A Local’s Guide to Aspen Shortsfest

The 25th annual Aspen Shorts Fest opened last night with “I, Destini” a 14-minute animated film about the tale of a prison’s toll on a North Carolina family. The film was produced by Destini Riley; a filmmaker who is only 16 years old.

Aspen Shortsfest Banner

What you might not know about Aspen Shorts Fest is that it is one of the only festivals entirely dedicated to the short film, which is any film under 40 minutes long. It is also an official qualifying competition for the Academy Awards, but in a smaller, more intimate setting than some of the bigger, more celebrity-studded festivals. In Aspen’s cozy, small mountain town setting, (especially in the off season when things are particularly quiet) the public has access to the filmmakers through Q&A sessions, panel discussions, and post-show drinks at the Hotel Jerome’s J-Bar.

It’s also a breeding ground for new talent and a place for industry people to mingle with filmmakers during the juried competition. And it’s highly competitive: of the 3,200 films auditioned for this year’s event, only 56 made the cut. Many films from past festivals have gone on to win Academy Awards, including “Bear Story” which won the Academy Award for Best Animated Short Film, and “We Can’t Live Without the Cosmos” and “Shok,” which were Oscar nominees.

Don’t know much about short films? Aren’t sure where to begin when it comes to attending a whole festival dedicated to shorts? Here are a few tips from some seasoned Aspen locals and shorts film aficionados.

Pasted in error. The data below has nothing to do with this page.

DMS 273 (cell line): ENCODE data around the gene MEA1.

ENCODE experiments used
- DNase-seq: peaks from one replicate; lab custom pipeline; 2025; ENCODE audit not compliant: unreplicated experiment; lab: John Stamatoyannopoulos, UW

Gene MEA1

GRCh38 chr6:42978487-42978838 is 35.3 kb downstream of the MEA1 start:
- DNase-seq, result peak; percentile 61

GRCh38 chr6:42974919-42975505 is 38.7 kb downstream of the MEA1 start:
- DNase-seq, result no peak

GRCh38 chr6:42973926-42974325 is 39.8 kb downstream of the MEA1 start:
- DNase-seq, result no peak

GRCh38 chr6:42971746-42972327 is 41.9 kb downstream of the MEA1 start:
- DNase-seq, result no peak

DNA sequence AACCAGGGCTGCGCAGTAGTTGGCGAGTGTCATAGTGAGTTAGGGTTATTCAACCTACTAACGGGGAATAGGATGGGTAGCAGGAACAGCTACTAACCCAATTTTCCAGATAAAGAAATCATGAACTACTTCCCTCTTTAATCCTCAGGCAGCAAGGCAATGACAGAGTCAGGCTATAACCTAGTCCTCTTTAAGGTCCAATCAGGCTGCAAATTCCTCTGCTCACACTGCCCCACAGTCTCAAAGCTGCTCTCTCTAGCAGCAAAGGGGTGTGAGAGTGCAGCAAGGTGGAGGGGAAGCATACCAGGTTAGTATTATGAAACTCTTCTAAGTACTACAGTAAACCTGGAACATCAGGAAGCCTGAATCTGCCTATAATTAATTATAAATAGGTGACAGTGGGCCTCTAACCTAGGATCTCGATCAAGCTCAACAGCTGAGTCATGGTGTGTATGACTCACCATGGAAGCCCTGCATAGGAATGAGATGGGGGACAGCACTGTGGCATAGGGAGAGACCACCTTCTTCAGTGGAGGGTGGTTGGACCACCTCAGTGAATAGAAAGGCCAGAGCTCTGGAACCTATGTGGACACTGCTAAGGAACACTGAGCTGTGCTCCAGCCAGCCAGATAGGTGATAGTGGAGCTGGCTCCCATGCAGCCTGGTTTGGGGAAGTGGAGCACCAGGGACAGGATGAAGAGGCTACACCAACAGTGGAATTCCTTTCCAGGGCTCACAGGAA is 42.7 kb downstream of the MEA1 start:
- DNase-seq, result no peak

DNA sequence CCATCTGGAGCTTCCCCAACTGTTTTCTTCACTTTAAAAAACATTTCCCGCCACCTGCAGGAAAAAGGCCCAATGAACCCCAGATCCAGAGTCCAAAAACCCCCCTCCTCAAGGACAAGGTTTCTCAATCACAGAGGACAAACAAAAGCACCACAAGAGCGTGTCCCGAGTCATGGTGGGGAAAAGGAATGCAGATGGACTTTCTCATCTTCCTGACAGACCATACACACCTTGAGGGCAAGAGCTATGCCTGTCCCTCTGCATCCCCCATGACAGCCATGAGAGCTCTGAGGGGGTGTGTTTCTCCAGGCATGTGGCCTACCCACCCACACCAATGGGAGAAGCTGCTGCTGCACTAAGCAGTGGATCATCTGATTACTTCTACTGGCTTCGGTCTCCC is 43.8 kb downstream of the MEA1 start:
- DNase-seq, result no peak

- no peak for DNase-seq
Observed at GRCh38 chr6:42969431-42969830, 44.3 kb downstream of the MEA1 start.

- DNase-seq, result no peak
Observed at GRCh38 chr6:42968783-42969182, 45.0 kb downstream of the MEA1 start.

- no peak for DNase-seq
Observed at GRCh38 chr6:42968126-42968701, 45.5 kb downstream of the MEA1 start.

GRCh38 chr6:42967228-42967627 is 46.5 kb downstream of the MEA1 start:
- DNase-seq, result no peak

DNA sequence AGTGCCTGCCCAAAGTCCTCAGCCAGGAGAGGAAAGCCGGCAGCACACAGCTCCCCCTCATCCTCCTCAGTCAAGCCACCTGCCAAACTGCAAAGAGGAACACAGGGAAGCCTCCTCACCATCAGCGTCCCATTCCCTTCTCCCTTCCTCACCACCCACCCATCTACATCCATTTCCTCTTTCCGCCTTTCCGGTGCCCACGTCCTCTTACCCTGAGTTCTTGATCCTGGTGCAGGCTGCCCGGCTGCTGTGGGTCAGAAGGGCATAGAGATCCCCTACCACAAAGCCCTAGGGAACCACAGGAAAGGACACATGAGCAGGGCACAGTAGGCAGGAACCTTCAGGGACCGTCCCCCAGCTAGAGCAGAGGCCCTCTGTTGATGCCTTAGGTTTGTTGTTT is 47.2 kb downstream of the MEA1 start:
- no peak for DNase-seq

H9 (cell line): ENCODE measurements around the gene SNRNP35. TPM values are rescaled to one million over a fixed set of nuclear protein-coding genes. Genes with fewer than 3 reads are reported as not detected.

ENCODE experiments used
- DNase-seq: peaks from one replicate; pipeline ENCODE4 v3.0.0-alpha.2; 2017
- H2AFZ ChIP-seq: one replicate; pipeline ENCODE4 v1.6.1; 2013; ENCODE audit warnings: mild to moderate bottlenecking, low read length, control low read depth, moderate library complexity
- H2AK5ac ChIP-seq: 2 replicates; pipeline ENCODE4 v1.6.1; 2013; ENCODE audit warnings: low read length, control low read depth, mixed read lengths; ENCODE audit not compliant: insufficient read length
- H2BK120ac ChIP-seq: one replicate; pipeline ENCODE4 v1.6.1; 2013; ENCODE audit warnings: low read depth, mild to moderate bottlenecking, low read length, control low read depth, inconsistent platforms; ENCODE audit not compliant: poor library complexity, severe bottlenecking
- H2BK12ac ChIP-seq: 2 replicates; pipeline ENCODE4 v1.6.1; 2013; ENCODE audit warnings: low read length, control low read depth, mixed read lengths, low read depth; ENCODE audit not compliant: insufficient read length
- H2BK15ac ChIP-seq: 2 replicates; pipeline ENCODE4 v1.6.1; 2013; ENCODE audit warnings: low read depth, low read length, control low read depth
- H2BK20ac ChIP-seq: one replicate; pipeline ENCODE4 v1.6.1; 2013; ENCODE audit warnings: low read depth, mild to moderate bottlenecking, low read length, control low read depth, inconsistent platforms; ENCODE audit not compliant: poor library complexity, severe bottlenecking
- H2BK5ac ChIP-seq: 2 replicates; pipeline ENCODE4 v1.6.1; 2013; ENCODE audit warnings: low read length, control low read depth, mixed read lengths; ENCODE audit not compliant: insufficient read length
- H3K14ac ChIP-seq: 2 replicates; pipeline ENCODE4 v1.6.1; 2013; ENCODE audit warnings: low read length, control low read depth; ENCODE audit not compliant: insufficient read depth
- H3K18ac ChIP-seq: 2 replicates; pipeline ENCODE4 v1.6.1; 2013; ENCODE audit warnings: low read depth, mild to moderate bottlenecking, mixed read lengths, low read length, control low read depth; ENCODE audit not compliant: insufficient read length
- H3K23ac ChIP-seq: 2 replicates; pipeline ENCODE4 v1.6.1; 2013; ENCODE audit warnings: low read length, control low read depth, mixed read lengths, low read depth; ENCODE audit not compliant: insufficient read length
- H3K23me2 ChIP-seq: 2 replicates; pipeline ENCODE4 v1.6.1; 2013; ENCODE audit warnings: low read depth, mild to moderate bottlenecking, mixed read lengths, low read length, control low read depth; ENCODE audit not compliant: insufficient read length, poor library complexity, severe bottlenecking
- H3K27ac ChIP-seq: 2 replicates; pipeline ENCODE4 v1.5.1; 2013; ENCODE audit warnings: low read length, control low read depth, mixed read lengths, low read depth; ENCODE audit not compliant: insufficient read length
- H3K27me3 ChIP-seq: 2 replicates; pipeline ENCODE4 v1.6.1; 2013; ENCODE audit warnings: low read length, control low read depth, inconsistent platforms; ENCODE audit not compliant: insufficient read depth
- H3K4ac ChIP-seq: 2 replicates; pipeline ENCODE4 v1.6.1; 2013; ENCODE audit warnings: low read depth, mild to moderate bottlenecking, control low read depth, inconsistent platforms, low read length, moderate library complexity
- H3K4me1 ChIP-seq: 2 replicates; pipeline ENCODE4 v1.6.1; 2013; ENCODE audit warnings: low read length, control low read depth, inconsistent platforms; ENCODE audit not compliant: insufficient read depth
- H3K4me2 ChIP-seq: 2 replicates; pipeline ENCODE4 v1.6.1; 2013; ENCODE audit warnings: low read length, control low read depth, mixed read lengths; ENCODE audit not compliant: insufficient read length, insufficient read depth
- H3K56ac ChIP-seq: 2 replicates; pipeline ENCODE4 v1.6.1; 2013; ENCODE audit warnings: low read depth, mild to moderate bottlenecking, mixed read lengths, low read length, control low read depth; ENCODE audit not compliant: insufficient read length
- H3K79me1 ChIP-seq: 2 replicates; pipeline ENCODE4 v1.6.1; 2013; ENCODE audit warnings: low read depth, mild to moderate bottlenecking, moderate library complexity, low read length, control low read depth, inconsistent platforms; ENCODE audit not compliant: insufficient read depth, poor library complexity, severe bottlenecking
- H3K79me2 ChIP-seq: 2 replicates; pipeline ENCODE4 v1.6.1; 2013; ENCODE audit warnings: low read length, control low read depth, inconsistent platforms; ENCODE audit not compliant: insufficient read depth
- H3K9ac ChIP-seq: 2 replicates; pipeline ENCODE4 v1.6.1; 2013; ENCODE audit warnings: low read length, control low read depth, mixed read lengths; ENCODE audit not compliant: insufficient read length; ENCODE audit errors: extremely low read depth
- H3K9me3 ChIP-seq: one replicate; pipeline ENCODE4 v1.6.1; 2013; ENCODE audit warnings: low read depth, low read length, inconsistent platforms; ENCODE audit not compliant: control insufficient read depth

#1) Arrive at the film on time—not 10 minutes late (which is sort of considered “on time by Aspen standards, so in other words, come early). The introductions are really good and provide a lot of context that will help you to appreciate and understand the film you are about to see.

#2) Be sure to attend the Friday and Saturday evening programs: they’re a lot racier and more fun.

#3) Stay late: Not just for the credit roll but because the Q&A sessions afterwards with the filmmakers are really informative, interesting and fun. It could be a once-in-a-lifetime opportunity to be in the audience of a future Oscar winner!

#4) The “après screenings” at the J Bar are really fun and very intimate. Don’t be afraid to introduce yourself to the filmmakers. They love to talk about their work and they could be famous soon, like Jason Reitman (a director best known for award-winning films like “Juno,” “Thank You For Not Smoking” “Up In the Air” and “Youg Adult”) who was discovered in Aspen at Shorts Fest.

#5) Why shorts? Many subjects benefit from the short subject format. And it’s also a great calling card for future directors and producers to showcase their style and talent. Many shorts creators go on to make feature length films and have successful careers in Hollywood.

For more information on Shorts Fest and for a complete festival schedule, click here.